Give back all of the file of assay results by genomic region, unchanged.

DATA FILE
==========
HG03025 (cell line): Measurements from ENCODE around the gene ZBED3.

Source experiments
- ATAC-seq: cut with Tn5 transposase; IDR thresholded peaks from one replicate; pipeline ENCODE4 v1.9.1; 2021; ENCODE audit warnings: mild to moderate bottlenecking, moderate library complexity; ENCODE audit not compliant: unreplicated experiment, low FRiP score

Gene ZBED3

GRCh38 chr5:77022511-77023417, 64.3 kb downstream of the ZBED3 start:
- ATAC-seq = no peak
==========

HG03025 (cell line): Measurements from ENCODE around the gene ZBED3.

Source experiments
- ATAC-seq: cut with Tn5 transposase; IDR thresholded peaks from one replicate; pipeline ENCODE4 v1.9.1; 2021; ENCODE audit warnings: mild to moderate bottlenecking, moderate library complexity; ENCODE audit not compliant: unreplicated experiment, low FRiP score

Gene ZBED3

GRCh38 chr5:77022511-77023417, 64.3 kb downstream of the ZBED3 start:
- ATAC-seq = no peak